Reflection during Black History Month

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By Damian Walters, BiKBBI CEO

As I'm sat on a train heading into London for a day of meetings, I overheard a conversation between two young lads about Black History Month (October). It got me thinking about the most influential people in my life and it sent me on a journey of reflection.

Growing up in South London in the eighties was a multicultural introduction to life for me. A vibrant, colourful and cultural part of the world, I was thankfully surrounded by a rich, diverse community and I would say that this was the foundation of a life that embraces difference.

My late father Don was big into Sunday football, so every week we'd travel around London watching the beautiful game... when I say beautiful, it was far from beautiful most weeks, but it was the way many chose to release the pressure of life and was my first real experience of people of different colours and faiths working together as a unit. Unlike many teams in South London, who at the time were either black or white, every club my dad ever managed was a real mix of talent and colour, many of whom seemed to follow dad from club-to-club. I remember forming some great relationships back then and having a brilliant time following my dad and the sport - but whilst it was my first taste of real cultural togetherness, I did experience many, many instances of racism – which, in the main was shrugged off by the recipient, but was a clear indicator that division was present.

From primary school and early friendships with Arsenal supporting Jamal Evans, who inadvertently led me to women’s football and an early career with Arsenal Ladies, to Marlon Stirling, who shared a love of music and encouraged me into DJ’ing (not that either would know their influence on me), to my later school years, I found some lasting friendships with black lads that really has shaped me as a person.

Whether I was young, naïve, sheltered or all three, I never really experienced cultural divide – as far as I was concerned, there was no differences within our community. But that changed in April 1993 as my school friends and I prepared for our GCSE’s. One day life was fine, the next it wasn’t and that day my outlook on life skewed. Stephen Lawrence, the brother of my good friend and fellow classmate Stuart, was murdered by a group of racist animals on the streets of Eltham in South London and the sheltered life I had led to that point ended abruptly. Life got very real, and I witnessed, at close range, the effects of hate. Hate not caused by anything meaningful, but by a misguided ignorance and inability to look beyond the very, very thin layer of human exterior. The horrors of that day and the subsequent gross injustice led me to a voluntary policing career, because ultimately, I wasn’t prepared to accept what I was seeing and again, perhaps naively, I thought I could make a difference.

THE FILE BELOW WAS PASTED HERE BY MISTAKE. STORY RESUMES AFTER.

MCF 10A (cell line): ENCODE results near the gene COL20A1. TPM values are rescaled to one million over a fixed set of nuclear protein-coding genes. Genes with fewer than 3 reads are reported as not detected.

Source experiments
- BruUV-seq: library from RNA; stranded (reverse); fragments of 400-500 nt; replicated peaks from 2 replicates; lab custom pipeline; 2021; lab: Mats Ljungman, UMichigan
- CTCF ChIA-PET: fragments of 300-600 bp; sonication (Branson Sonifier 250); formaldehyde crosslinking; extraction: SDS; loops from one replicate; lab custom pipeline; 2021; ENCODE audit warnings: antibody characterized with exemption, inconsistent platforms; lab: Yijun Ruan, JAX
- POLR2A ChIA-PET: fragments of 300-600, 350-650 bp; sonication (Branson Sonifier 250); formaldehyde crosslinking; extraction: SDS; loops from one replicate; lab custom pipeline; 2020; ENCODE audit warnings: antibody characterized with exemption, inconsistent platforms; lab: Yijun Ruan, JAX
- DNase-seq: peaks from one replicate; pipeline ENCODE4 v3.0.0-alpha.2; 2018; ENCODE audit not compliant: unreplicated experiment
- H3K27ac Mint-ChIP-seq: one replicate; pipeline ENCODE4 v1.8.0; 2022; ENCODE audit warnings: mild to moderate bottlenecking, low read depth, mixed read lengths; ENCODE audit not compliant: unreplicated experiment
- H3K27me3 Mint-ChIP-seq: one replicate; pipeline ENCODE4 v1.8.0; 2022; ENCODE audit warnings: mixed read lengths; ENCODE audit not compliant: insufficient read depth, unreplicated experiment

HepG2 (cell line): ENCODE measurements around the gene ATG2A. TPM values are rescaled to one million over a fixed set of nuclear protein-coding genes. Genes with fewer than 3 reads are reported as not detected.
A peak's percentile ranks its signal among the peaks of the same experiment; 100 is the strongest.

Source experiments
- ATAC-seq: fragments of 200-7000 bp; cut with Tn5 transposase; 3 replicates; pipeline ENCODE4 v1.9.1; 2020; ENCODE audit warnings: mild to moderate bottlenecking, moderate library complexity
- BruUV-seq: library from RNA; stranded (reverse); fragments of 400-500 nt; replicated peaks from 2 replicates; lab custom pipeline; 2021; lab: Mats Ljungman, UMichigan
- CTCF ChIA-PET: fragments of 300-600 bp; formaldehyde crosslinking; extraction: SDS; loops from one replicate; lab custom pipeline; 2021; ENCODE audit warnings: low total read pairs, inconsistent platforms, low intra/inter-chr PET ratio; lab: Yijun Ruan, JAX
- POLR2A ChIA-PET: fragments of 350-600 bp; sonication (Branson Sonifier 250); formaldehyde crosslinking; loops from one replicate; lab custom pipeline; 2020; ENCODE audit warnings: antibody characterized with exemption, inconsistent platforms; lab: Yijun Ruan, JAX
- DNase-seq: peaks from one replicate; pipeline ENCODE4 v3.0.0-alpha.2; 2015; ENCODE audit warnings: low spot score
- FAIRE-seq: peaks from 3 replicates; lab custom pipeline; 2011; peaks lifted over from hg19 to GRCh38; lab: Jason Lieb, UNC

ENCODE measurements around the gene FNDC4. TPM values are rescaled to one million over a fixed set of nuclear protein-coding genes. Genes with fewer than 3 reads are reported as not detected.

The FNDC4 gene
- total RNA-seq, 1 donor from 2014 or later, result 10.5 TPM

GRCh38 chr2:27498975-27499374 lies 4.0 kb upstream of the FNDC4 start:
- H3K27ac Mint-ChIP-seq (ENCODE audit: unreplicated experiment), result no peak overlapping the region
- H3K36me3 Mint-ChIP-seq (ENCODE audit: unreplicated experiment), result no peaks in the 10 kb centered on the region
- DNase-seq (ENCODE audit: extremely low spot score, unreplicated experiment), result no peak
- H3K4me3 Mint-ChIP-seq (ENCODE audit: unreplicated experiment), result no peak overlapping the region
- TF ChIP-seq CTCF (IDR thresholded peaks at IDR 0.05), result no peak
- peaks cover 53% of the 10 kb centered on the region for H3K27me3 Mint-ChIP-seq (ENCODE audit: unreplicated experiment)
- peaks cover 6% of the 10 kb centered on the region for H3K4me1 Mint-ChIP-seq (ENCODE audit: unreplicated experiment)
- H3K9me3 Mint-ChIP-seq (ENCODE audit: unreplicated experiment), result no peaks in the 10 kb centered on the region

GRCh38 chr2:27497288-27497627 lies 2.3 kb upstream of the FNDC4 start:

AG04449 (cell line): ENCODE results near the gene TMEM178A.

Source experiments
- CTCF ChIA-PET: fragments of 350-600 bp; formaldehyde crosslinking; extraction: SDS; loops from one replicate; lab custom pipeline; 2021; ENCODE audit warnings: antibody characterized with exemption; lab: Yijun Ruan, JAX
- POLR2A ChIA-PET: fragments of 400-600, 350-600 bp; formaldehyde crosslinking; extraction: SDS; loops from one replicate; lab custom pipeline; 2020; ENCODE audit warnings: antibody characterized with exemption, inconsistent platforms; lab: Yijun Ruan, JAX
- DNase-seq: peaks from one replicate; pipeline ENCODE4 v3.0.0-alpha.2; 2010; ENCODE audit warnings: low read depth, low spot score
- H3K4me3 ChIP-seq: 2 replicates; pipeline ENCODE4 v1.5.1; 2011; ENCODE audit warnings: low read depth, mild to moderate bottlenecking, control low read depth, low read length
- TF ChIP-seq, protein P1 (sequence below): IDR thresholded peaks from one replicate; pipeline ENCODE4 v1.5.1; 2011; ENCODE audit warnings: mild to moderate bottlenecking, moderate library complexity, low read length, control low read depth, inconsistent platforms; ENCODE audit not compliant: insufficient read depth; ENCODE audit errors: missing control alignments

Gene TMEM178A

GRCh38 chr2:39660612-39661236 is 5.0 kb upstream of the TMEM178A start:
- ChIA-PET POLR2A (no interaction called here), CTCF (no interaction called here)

Another school buddy, Calvin Bailey – now Wing Commander Calvin Bailey MBE of The Royal Air Force, piloted the last flight out of Kabul as allied forces retreated from Afghanistan. A hugely talented young man, who unbeknown to him, influenced my own son Alfie to join the RAF this month. My complete admiration of Calvin from a distance over the years has rubbed off on my own little family and opened up an exciting chapter for a young, eager 16-year-old Alfie.

As I moved into adult life and a career in the KBB industry, I began working for the furniture giant MFI. Those days were great fun and essentially where I learned my trade. Surrounded by an impressive pool of leadership, including Drew Carter, Billy Quinn and my then line manager Paul Smart, one of the people I gelled with was a lad on the south coast, Michael (Micky) Davis, pictured left. As a newbie to the industry, and not wanting to show my hand to my line manager, I’d often lean on Micky to guide me on all things installation – which he always did, with a huge smile, deep voiced chuckle and the words (which I now use today) “Good Skills”! He had a natural talent for supportive leadership and was a mentor that I can only be eternally grateful to. Sadly, Micky prematurely passed away in 2017, but his memory, teachings and catchphrase will live on forever… one of my sons, only last week, said “Good Skills” and it raised a smile. God bless you Micky.

More recently in life, I formed another lasting relationship with a fellow soldier when serving in the voluntary Armed Forces. I met Dwayne, affectionately known only by me as “Tiny” (pictured below), because, as you guessed, he is the opposite of Tiny (a HGV driving, part-time club bouncer, built like a Sherman Tank). Dug into a sleeping pit, in the middle of the night, in the middle of unfamiliar countryside, I volunteered for century duty just to get away from his giant-like snoring – a noise that would rattle the fillings out of your teeth! Not only a friend for life, but I have the honour of being his son’s godfather.

My life has been shaped by a diverse set of people and circumstances, each representing a stitch in my own tapestry. Like all good tapestries, it requires the coming together of beautiful colours and textures and I am truly blessed to have known and know some amazing, influential people – of all colours.

And 30 years later, I’m back with my old school pal Stuart Lawrence, who joined my business this year as our Diversity Ambassador. A true gent who, on the back of the most awful of circumstances, has dedicated his life to positive change. Together, we will make a difference in our amazing industry.


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